Industrial Design» open the printable degree» search for more Areas of Study
Industrial design is the development and design of products for manufacture or mass production. Industrial design focuses on the development of a design concept that is a marketable solution, which takes into account financial, functional, social, environmental, ergonomic (design that minimises discomfort and effort) and aesthetic aspects.
Industrial design explores design possibilities through creative thought, logical and scientific thinking and the integration of engineering and production considerations. This involves analysis of client requirements, market research, concept or solution creation and lastly developing the product.
Industrial design products cover a wide range of manufactured goods, from appliances, cars, toys to heavy machinery and all products that require a human - machine interface. It may involve the creation of new product and the upgrading of existing products. Due to the diverse nature of products, your career path may well be directed by your individual interests.
Employment opportunities for Graduates of the Bachelor of Industrial Design range from salaried employment in large corporations working on the development of products before manufacture, to consultancy for specialised projects.
See final year student work on the online gallery.
For more information about Industrial Design, visit the School of Architecture and Built Environment site.
Further Study Options
As the global job sector can be competitive, it is of great advantage to complete a postgraduate qualification, particularly by independent research (such as Masters by Research, or PhD).
After completing a degree there are a broad range of postgraduate options available in a variety of fields which can allow you to specialise in a particular area of interest or build upon your existing knowledge base. To explore such options please visit the Postgraduate Handbook at http://www.newcastle.edu.au/program/postgraduate/
The following list of jobs provides some examples of the types of work available to industrial design graduates in the commercial industry.
- Design Manager
- Entrepreneur/ Inventor
- Fashion designer
- Furniture Designer
- Graphic Designers
- Industrial Designer / Product Designer
- Interior Designer
Getting the Edge
Most employers seek to recruit people who have relevant work experience and an appreciation for their industry. Here is a check list of ideas about gaining experience and industry knowledge.
- Check the type of experience most employers in your field of interest expect. Don’t overlook the part time work you may be currently doing. Most employers understand that the skills are transferrable even if the work is not in their industry.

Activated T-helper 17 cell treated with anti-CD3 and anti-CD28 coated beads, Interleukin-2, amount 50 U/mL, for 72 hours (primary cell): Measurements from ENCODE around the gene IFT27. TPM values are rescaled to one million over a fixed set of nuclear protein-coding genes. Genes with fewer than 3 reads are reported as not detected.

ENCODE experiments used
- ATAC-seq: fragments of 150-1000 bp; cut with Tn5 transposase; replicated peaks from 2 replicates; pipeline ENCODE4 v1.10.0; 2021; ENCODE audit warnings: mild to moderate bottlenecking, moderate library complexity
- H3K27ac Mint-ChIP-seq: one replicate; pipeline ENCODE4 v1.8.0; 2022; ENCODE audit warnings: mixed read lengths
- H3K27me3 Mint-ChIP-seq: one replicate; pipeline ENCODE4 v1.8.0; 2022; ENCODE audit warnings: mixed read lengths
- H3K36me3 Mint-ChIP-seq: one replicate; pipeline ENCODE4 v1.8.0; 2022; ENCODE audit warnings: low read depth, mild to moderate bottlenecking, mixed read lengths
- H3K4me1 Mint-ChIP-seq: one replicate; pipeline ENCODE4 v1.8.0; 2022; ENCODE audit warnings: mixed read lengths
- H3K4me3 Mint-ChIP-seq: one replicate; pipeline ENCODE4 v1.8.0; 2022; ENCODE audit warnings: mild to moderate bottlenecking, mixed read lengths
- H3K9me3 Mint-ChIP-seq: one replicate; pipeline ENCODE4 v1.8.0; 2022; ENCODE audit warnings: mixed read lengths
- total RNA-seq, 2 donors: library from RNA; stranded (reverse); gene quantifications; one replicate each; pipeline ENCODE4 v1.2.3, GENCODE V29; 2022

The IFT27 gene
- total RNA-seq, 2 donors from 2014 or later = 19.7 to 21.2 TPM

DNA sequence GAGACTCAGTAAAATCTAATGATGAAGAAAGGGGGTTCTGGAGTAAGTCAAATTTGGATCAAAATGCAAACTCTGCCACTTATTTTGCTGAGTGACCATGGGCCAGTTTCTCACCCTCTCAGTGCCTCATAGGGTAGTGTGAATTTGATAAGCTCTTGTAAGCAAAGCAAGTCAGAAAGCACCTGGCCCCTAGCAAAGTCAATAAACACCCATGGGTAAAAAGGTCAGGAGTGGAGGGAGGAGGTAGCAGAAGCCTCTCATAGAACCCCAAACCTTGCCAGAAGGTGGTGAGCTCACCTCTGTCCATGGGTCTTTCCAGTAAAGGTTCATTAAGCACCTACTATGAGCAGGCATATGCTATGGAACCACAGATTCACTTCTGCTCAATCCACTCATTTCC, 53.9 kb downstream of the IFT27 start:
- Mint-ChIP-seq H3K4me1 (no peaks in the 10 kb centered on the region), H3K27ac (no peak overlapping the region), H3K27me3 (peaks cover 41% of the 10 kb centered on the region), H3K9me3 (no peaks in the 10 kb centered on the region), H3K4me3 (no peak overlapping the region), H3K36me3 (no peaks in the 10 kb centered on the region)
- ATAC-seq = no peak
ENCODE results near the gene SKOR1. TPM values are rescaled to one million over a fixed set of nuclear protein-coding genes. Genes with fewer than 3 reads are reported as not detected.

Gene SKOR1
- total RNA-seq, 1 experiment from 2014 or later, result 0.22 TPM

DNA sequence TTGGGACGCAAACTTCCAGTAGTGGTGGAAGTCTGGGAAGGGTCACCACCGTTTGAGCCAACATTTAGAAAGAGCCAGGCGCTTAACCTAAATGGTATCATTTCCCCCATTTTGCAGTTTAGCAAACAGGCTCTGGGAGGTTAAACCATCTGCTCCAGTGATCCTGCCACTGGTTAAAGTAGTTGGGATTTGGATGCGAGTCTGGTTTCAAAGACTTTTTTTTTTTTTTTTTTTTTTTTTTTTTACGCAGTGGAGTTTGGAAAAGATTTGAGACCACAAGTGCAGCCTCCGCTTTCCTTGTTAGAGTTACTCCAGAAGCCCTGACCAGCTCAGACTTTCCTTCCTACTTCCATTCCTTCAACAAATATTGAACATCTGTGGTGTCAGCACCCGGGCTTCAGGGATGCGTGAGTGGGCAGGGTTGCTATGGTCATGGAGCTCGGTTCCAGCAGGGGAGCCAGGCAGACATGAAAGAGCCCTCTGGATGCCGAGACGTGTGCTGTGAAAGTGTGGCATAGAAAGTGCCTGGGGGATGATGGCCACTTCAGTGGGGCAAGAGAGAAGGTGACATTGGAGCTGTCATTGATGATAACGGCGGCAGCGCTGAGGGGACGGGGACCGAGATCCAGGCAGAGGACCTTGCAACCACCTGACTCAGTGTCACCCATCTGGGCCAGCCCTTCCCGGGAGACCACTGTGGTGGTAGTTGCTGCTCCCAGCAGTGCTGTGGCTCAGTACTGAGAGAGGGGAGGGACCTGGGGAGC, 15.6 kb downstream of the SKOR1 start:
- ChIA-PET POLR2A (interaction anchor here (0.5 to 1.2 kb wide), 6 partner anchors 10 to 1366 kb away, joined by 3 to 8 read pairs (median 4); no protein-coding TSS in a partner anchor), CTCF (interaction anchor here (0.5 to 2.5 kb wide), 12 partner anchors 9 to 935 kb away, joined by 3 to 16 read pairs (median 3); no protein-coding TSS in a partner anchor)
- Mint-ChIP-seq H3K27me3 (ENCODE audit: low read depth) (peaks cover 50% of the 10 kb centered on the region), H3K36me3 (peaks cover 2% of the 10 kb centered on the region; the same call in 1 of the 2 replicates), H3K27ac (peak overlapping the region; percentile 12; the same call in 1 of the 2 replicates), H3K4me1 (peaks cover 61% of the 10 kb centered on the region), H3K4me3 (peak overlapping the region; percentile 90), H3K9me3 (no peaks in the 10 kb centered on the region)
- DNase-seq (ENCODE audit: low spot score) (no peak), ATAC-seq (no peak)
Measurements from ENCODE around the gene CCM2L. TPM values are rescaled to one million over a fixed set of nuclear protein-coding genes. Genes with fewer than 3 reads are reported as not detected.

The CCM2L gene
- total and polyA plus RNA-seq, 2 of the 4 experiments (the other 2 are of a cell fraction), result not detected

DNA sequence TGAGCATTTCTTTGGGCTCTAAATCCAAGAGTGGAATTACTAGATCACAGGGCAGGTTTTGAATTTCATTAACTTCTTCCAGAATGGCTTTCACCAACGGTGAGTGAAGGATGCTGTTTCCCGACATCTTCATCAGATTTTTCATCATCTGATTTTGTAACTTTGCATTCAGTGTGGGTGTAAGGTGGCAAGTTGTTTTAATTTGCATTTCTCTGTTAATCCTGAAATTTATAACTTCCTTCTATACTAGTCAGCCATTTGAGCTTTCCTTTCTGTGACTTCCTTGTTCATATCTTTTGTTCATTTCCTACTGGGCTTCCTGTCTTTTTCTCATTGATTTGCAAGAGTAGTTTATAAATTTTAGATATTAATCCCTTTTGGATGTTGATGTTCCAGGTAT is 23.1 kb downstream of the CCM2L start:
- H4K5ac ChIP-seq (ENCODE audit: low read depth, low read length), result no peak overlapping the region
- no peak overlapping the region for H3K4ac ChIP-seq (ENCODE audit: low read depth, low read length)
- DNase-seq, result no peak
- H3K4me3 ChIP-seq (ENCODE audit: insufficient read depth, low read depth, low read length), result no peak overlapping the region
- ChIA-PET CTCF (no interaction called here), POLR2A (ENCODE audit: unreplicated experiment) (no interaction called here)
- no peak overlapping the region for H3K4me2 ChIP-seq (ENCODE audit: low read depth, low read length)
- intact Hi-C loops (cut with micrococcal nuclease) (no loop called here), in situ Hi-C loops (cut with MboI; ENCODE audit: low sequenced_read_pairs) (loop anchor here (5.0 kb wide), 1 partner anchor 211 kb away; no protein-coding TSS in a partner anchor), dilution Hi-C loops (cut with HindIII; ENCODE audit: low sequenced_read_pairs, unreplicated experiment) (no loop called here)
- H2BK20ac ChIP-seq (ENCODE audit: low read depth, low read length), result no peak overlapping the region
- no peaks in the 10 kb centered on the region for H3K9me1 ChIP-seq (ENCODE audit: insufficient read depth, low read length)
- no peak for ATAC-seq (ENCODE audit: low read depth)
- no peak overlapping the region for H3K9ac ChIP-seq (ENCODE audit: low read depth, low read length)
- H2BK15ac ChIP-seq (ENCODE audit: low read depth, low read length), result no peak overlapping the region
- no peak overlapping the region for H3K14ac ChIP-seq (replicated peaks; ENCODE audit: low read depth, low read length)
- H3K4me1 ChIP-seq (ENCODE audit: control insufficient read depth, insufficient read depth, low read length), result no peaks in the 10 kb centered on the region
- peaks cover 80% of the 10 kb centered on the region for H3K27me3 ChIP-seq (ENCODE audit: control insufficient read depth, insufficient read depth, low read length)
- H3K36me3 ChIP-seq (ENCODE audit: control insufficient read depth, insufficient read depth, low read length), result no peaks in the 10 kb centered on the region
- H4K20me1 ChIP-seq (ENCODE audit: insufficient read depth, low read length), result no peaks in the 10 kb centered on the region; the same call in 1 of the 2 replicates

- Check your academic program for any courses that involve a placement or the opportunity to undertake an industry based project.
- Check your school for Summer Scholarships for research opportunities.
- Check vacancy sites for advertised traineeships, part time employment and vacation work opportunities in your field.
- Source and approach organisations directly about possible work shadowing or information interview opportunities.
- Source and approach organisations directly for paid work opportunities.
- Consider volunteering.
Note: Gaining experience may be important but not at the expense of your studies. Make sure you do not overload your timetable with unrealistic work commitments.
Industrial Design employment opportunities exist in a wide variety of industries within small, medium and large organisations. Below is an example of some major organisations which formally target graduates with qualifications in industrial design.
- 4Design (Australia)
- APS Innovations (Australia)
- Axolotl Group (International)
- Bernabeifreeman (Australia)
- Box and Dice Pty Ltd (Australia)
- Citi (International)
- Clemenger Group (International)
- CPG (International)
- Defence Imagery and Geospatial Organisation (DIGO) (Australia)
- Department of Defence (Australia)
- Department of Education and Training (Teach NSW) (Australia)
- Department of Infrastructure (DOI) (Australia)
- Department of Infrastructure, Transport, Regional Development and Local Government (Australia)
- Design and Industry (Australia)
- Ferret (Australia)
- Ford Motor Company (Australia)
- Holden (Australia)
- Infocus Design (Australia)
- KPMG (International)
- Living Edge (Australia)
- Mothers Art Productions Pty Ltd (Australia)
- Sinclair Knight Merz (International)